As we enter into the Fall, for most the typical ideas of happiness, warmth, family and food come into mind. Thanksgiving is a holiday season that revolves around families coming together with a large turkey dinner, but that is not the case for everyone. Not all families have the luxury of having food all of the time and that is why the South Sacramento Interfaith Partnership (SSIP) Food Closet is so important to many community members of Sacramento.
SSIP is located at Bethany Presbyterian Church on 24th Street and Fruitridge Road, between I-5 and Highway 99, just minutes south of downtown Sacramento. Bethany Presbyterian Church was established in 1970 by clergy from south area congregations. Its Food Closet serves families, individuals, and homeless people that are in need within seven Sacramento zip codes. It’s the 3rd largest food bank in the Sacramento County, serving nearly 5,500 individuals each month. These people in need are able to go to the Food Closet, Monday through Friday, and can receive food once a month. The recipients receive enough food to prepare three meals a days for three consecutive days.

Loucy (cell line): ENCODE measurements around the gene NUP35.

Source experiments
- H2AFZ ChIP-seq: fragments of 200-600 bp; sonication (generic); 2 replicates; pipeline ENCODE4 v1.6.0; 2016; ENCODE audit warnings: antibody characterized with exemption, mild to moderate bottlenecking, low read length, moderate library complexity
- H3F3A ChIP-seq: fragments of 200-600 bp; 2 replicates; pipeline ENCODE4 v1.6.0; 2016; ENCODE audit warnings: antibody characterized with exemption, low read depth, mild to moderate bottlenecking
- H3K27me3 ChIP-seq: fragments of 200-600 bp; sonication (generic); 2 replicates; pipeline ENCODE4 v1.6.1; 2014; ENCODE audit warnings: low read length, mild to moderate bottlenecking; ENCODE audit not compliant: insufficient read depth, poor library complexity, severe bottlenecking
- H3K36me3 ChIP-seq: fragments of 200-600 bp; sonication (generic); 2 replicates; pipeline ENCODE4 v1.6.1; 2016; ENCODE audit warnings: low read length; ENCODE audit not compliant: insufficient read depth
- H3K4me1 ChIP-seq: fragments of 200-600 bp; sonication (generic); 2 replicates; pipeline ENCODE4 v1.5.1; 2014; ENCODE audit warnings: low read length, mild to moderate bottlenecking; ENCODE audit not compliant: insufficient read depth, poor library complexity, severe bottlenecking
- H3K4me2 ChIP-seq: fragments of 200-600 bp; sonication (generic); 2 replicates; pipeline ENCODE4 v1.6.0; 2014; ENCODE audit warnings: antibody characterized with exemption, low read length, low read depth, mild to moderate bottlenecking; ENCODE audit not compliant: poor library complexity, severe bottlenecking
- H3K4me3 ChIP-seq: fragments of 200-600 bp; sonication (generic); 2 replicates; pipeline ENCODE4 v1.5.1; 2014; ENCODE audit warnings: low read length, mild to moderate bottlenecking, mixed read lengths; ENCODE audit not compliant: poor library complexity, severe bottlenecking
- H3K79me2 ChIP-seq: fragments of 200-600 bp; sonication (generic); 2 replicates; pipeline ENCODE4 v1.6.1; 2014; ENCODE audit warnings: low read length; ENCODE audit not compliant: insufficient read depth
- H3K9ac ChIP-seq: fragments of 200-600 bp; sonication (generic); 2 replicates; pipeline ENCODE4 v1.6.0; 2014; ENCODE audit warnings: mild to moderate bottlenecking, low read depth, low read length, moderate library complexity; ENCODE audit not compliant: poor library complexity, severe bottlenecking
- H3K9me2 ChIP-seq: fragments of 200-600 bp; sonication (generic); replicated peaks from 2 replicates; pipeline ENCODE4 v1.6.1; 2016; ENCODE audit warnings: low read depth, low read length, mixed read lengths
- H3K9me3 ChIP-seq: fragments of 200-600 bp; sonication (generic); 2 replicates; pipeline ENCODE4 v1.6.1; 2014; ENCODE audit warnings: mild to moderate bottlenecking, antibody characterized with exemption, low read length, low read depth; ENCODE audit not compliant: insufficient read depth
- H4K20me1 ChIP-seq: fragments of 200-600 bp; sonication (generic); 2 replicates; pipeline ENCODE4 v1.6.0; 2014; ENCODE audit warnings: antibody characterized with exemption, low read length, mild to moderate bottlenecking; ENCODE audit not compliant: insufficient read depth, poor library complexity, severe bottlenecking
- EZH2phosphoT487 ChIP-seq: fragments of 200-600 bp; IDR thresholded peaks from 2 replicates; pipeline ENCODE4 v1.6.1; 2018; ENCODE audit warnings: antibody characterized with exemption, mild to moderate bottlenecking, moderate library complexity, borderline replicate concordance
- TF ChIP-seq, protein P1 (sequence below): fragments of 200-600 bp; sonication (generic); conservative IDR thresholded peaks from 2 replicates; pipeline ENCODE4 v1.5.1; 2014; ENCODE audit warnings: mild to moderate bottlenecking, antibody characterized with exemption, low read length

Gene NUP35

As I took a trip down to SSIP, I saw just how many families and people were in need and how this food bank is saving lives. Some of the individuals who use the Food Closet were very shy about their need for help, but one man was willing to share his opinion with me. Ryan Jackson is a 43 year old homeless man that has been coming to the Food Closet for about four years told me, “I am grateful to have a place like this that can keep me surviving on the streets since I am not able to do so myself most of the time. The church members and volunteers give me a reason to come back, not just the food.”
This man, just like the hundreds of people who come each day and even the thousands of people each month, are being saved by the South Sacramento Interfaith Partnership’s Food Closet. This place is making a huge difference in the lives of Sacramento residents which is why we should take the time to look in our own neighborhoods to see what we can do to make a difference as well.